The strength of the BMW M4 Coupé is evident in every detail.
Caterham - the kit-car company that took over the Lotus Seven and turned it into one of the longest-running success stories in automotive history and became an engineering empire along the way - has branched out into motorcycle manufacture, with three prototype two-wheelers on show at this year's EICMA motorcycle expo in Milan.
Malaysian-owned Caterham prides itself on its British heritage of performance, intuitive handling and 'accessible fun', so a move into bike-making seems logical, especially in light of the launch in September of the Caterham Moto2 motorcycle Grand Prix team.
Production of the three launch bikes - all priced affordably - is scheduled to begin in the second quarter of 2014, with the Brutus 750 (dubbed the 'SUV of motorcycles') the first to be built, followed by the Classic E-Bike (a battery-powered bike with retro styling) and the Carbon E-Bike (a premium electric bike inspired by F1 technology) later in the year.
Caterham Bikes is headed by Al-Ishsal Ishak, previously head of ancillary income (don't ask!) at AirAsia, with designer Alessandro Tartarini (son of Italjet founder Leo Tartarini), engineer Zeno Panarari and former MotoGP racer Andreas Leuthe as distribution and sales director to back him up.
Ishak's business strategy is based on the growing global demand for environmentally-friendly, multi-purpose two-wheelers. Initial focus will be on the European, North and South American markets but he sees Asia as his key growth area.
“We're realistic and honest enough to know that we're not in the business of rivalling the establishment,” he said. “We're here to offer an alternative that reflects the spirit of Caterham.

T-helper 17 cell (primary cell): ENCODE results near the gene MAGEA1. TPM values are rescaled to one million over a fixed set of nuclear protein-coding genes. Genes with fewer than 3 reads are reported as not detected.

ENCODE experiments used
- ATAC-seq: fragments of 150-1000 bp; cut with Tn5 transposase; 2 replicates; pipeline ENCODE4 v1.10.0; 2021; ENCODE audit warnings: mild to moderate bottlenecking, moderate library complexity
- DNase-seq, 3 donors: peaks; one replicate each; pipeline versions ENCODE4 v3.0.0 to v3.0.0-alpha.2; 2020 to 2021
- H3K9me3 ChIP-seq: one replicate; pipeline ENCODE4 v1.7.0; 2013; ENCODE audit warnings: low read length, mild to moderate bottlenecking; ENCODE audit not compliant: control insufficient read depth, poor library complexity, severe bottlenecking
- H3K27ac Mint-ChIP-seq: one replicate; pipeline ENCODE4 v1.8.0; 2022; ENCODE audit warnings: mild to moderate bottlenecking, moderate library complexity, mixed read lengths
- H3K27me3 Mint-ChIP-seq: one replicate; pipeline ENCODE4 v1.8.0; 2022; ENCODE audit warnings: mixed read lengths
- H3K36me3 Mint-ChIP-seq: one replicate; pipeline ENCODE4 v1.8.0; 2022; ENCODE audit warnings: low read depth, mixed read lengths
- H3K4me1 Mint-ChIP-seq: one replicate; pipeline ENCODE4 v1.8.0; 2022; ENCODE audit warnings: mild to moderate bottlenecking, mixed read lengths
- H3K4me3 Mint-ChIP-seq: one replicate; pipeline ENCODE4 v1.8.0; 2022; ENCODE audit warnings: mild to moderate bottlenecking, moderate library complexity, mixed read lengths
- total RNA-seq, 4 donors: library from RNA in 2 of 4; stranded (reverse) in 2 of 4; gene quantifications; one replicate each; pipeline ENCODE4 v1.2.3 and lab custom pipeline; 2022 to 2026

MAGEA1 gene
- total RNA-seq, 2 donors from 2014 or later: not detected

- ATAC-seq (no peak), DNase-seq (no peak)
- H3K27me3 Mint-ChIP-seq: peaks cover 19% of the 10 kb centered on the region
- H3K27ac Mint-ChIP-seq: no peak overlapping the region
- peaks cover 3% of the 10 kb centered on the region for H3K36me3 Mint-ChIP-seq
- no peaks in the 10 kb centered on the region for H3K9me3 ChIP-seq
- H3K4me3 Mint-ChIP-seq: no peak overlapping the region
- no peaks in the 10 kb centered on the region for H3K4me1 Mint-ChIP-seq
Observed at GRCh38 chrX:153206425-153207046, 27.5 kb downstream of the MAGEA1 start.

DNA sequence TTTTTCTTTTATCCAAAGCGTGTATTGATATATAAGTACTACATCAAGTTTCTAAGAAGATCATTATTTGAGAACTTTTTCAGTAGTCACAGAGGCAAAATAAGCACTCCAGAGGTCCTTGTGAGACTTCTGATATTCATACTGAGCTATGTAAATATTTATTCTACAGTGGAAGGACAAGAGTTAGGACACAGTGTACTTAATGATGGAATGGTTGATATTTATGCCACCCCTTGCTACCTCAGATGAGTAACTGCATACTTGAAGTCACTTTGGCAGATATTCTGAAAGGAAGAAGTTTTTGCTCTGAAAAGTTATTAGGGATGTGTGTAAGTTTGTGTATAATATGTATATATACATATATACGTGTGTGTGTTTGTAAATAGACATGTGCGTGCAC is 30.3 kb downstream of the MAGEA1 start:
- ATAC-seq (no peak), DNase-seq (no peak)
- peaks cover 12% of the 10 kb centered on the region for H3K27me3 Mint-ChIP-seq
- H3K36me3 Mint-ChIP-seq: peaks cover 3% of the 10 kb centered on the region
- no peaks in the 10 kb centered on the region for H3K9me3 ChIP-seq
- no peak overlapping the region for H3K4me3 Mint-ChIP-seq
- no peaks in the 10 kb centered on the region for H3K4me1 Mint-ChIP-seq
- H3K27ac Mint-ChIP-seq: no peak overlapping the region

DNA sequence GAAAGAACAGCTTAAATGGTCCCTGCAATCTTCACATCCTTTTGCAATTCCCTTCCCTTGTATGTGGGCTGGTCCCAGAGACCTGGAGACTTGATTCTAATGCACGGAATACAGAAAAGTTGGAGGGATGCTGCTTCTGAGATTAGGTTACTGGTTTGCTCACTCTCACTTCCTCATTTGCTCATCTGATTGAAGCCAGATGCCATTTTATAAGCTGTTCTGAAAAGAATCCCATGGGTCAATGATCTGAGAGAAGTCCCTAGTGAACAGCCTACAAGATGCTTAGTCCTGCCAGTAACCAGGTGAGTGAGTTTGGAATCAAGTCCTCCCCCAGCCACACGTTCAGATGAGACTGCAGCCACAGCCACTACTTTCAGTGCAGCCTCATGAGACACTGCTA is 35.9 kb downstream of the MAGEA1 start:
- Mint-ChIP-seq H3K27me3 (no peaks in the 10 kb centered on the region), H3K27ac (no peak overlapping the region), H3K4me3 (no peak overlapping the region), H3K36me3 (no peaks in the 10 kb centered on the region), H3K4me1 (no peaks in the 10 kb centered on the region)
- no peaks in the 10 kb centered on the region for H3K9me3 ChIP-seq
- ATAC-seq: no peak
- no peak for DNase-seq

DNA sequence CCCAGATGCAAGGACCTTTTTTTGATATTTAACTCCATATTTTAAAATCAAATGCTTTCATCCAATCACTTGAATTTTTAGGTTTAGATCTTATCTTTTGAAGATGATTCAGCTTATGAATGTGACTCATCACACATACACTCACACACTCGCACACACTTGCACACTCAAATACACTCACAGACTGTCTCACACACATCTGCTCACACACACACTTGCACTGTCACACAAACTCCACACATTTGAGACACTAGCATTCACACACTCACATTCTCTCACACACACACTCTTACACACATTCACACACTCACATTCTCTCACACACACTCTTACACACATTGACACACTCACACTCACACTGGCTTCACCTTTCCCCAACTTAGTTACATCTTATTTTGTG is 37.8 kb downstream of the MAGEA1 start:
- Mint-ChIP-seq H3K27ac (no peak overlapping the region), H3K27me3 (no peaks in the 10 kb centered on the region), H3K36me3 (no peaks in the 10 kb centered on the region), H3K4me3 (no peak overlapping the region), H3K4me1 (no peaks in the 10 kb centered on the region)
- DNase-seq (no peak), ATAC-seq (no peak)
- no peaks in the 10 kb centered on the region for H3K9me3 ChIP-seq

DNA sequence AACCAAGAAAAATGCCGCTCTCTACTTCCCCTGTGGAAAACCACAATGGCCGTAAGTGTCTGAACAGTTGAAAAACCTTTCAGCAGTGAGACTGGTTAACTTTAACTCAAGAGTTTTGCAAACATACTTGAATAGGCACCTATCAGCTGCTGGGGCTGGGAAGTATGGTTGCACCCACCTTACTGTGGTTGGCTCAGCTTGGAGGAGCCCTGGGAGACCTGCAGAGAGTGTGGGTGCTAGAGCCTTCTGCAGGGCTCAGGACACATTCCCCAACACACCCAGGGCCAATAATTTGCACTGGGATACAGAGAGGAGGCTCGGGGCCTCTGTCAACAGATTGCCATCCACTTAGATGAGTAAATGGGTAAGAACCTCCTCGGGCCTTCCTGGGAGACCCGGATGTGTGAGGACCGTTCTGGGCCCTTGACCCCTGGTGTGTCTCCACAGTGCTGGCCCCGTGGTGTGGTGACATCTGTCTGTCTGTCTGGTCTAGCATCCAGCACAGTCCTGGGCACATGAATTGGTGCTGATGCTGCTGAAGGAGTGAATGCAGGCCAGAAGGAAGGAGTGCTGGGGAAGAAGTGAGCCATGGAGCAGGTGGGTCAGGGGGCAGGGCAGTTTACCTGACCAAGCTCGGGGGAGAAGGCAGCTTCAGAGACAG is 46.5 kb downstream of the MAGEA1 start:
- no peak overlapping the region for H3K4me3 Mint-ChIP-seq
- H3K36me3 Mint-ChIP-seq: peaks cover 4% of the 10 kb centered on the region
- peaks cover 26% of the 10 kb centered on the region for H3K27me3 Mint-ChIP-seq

“Just as the Seven is a motoring icon because of its unique design and engineering credibility, our bikes will be aimed at a niche audience seeking exceptional quality, bespoke design flair and machines anybody can ride.”
The Brutus 750 - described as the “SUV of motorcycles” - has a thumping great fuel-injected 750cc DOHC single, rated at an underwhelming 33kW driving the rear wheel through a dry centrifugal clutch and continuously variable belt-drive transmission, with the option of low range and reverse.
Suspension is by 43mm inverted cartridge forks and a conventional rear monoshock; the bike runs on 14” cast-alloy rims and humungous off-road quad tyres - 26” in front and 28” at the rear.
Caterham says the Brutus can be ridden on-road, off-road (although with a wet weight of close to 220kg it's going to be a handful in the bush) and, after a conversion that takes less than four hours) as a snowmobile.
However, since it's rear-wheel driven only, the “two-wheeled SUV” label falls away. Caterham also claims that it's the first motorcycle with an automatic transmission (that honour, of course, goes to the 1975 Moto Guzzi V1000 convert, one year ahead of the Honda CB750A) and the first with CVT (here the laurels are shared between the 2008 Aprilia 850 Mana and the Honda DN-01 of the same year).
So what we have here is a seriously attitudinous big-wheel scooter that should be a blast in the dunes and a lot of fun from robot to robot.
Niche audience indeed.
The Classic E-Bike has retro styling “harking back to the golden age of British motorcycling”, a range of 40-80km and can be ridden without a motorcycle licence in EU countries.
The Carbon E-Bike is a premium (read 'expensive') machine, with modern styling inspired by F1 technology; a limited edition (read 'even more expensive') version featuring exclusive F1 input and materials is currently being explored.